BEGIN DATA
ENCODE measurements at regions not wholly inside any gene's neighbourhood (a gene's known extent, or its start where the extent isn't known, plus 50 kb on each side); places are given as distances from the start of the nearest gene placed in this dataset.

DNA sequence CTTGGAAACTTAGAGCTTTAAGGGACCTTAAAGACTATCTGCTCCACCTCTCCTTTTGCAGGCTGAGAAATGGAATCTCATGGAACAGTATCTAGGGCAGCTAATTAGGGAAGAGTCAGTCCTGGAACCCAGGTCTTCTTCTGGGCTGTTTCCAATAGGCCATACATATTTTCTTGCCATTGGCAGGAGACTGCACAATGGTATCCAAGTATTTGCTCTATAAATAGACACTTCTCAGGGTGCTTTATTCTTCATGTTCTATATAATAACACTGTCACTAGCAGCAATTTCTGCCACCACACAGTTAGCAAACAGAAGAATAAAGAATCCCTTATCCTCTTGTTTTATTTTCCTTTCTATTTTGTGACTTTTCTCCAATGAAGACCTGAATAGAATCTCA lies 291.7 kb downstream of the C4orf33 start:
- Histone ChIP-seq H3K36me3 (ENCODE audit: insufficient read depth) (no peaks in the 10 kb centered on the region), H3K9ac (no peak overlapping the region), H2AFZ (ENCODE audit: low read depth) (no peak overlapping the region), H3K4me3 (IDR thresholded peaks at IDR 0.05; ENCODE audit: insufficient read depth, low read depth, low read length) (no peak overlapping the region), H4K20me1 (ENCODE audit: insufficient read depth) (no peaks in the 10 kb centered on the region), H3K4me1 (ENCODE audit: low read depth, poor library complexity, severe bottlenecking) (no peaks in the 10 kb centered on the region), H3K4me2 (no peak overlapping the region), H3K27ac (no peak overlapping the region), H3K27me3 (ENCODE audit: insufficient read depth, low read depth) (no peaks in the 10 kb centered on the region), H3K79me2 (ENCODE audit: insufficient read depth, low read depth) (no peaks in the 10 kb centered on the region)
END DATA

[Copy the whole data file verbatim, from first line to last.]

ENCODE measurements at regions not wholly inside any gene's neighbourhood (a gene's known extent, or its start where the extent isn't known, plus 50 kb on each side); places are given as distances from the start of the nearest gene placed in this dataset.

DNA sequence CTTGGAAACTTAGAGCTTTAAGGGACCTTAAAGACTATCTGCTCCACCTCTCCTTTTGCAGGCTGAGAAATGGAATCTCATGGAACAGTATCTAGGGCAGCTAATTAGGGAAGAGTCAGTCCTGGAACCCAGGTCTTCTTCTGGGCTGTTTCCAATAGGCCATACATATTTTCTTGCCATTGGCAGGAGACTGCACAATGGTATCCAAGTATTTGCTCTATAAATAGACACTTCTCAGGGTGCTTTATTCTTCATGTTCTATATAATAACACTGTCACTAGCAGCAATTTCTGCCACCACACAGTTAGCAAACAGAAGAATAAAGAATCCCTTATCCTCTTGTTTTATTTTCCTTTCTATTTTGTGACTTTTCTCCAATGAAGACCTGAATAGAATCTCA lies 291.7 kb downstream of the C4orf33 start:
- Histone ChIP-seq H3K36me3 (ENCODE audit: insufficient read depth) (no peaks in the 10 kb centered on the region), H3K9ac (no peak overlapping the region), H2AFZ (ENCODE audit: low read depth) (no peak overlapping the region), H3K4me3 (IDR thresholded peaks at IDR 0.05; ENCODE audit: insufficient read depth, low read depth, low read length) (no peak overlapping the region), H4K20me1 (ENCODE audit: insufficient read depth) (no peaks in the 10 kb centered on the region), H3K4me1 (ENCODE audit: low read depth, poor library complexity, severe bottlenecking) (no peaks in the 10 kb centered on the region), H3K4me2 (no peak overlapping the region), H3K27ac (no peak overlapping the region), H3K27me3 (ENCODE audit: insufficient read depth, low read depth) (no peaks in the 10 kb centered on the region), H3K79me2 (ENCODE audit: insufficient read depth, low read depth) (no peaks in the 10 kb centered on the region)